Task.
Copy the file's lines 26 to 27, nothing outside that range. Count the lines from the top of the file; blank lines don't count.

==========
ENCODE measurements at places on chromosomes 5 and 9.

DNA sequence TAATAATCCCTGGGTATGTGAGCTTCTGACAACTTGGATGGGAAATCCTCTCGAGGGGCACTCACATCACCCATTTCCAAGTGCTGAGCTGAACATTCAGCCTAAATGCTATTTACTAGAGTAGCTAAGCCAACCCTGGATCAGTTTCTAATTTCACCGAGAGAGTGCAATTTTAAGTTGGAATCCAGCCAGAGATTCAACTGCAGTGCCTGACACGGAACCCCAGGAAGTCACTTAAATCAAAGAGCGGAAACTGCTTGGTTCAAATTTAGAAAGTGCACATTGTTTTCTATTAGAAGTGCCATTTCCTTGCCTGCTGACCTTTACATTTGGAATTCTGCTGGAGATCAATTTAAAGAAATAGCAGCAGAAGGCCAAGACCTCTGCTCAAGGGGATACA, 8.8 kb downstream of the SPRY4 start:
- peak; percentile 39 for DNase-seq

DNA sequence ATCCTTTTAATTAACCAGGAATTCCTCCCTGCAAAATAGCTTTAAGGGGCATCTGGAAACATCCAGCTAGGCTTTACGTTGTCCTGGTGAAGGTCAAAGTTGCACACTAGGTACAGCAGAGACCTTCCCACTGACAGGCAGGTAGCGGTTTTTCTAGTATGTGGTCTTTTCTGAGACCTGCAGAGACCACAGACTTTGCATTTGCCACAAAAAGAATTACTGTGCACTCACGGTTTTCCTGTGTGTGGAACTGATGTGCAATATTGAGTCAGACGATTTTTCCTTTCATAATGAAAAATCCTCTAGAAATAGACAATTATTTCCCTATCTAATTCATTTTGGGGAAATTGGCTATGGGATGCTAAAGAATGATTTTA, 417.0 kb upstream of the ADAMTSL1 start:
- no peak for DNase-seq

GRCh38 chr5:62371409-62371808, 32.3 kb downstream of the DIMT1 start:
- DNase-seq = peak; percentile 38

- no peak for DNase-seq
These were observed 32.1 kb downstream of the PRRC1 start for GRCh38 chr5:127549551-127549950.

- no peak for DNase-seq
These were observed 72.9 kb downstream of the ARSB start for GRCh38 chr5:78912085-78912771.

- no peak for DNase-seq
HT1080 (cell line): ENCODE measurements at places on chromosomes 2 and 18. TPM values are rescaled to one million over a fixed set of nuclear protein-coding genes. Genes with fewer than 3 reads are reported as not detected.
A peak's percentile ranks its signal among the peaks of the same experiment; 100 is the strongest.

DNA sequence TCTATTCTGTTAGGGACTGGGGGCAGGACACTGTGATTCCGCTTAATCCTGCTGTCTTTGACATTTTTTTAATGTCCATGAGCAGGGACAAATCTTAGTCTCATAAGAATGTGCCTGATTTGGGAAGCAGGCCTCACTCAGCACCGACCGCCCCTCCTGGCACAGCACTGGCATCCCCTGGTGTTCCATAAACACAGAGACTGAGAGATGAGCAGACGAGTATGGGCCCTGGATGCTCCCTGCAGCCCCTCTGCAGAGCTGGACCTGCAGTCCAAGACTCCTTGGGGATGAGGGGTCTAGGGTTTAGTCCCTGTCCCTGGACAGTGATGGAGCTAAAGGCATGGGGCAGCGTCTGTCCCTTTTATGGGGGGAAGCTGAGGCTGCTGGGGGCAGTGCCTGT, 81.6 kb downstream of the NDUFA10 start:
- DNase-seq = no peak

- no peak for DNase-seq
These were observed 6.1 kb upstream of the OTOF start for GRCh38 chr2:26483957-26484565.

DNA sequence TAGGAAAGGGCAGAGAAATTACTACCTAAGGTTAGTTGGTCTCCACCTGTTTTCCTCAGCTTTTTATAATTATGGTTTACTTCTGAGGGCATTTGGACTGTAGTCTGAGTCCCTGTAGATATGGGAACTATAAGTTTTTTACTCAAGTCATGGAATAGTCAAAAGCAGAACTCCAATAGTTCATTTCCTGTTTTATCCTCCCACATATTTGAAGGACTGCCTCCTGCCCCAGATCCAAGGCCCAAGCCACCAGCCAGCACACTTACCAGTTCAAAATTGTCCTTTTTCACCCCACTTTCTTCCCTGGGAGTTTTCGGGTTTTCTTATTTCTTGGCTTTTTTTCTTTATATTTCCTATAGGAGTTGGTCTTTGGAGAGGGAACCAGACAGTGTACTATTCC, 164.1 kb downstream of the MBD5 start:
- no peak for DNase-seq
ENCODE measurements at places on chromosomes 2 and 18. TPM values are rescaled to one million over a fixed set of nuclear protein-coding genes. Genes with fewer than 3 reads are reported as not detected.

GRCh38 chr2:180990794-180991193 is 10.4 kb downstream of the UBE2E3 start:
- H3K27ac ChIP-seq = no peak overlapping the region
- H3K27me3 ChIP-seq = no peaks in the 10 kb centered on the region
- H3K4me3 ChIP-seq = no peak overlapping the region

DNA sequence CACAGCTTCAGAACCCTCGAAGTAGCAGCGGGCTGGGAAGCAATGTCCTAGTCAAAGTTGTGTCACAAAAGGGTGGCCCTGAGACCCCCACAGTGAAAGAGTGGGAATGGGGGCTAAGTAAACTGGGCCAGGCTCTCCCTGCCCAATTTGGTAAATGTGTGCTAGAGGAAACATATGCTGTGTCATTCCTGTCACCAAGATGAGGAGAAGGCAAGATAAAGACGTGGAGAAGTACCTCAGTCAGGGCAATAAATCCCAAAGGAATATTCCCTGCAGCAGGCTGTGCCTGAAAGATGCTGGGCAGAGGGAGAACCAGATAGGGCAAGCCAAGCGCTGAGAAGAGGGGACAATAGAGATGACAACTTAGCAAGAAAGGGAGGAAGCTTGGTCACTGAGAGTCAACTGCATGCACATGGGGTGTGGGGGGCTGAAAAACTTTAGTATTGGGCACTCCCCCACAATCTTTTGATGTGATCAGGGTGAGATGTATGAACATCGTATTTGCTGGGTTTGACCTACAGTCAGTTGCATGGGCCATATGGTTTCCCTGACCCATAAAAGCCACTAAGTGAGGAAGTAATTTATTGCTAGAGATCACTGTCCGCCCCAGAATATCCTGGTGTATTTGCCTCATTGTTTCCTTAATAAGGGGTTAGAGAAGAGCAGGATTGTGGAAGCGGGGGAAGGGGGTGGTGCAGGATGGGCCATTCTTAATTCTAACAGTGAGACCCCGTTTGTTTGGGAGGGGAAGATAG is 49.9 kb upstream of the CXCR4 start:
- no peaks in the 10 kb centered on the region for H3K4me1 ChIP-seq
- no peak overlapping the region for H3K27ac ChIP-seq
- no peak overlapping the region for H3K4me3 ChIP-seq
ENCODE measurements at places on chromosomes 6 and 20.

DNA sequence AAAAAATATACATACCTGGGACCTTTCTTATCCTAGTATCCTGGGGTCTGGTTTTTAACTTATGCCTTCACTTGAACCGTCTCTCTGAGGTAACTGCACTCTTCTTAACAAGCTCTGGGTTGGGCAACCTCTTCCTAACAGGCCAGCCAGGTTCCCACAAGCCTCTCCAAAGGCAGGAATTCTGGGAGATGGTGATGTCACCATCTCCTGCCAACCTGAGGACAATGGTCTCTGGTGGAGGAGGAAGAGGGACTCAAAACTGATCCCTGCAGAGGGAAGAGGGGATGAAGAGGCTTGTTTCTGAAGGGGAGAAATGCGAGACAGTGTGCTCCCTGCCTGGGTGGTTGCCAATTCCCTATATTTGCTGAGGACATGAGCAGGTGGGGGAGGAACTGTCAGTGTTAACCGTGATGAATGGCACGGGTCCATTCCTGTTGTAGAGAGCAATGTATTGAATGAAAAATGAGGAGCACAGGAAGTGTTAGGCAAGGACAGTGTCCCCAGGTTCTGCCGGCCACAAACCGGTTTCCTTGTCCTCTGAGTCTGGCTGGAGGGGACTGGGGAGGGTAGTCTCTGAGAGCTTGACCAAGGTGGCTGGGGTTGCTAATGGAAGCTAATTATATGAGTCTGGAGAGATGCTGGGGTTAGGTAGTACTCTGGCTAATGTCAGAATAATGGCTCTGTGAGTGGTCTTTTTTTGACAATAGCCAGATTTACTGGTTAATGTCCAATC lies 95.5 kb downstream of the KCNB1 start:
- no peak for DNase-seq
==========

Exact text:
DNA sequence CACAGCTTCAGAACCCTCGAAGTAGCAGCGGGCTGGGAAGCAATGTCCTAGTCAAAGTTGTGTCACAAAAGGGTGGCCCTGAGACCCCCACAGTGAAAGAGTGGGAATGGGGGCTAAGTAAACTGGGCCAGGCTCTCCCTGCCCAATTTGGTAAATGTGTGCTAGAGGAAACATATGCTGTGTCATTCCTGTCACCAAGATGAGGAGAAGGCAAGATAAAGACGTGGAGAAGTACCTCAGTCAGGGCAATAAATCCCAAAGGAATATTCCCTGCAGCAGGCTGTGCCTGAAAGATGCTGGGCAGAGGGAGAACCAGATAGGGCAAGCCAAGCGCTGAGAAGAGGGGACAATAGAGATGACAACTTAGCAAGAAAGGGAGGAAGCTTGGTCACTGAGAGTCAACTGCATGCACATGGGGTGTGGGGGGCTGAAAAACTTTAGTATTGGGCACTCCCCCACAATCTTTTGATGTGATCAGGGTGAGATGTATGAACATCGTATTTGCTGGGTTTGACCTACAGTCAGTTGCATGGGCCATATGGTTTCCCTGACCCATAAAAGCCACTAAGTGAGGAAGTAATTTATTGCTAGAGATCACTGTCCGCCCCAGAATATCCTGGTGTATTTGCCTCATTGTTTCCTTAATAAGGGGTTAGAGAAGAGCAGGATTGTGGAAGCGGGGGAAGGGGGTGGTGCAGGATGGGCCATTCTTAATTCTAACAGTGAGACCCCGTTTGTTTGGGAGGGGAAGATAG is 49.9 kb upstream of the CXCR4 start:
- no peaks in the 10 kb centered on the region for H3K4me1 ChIP-seq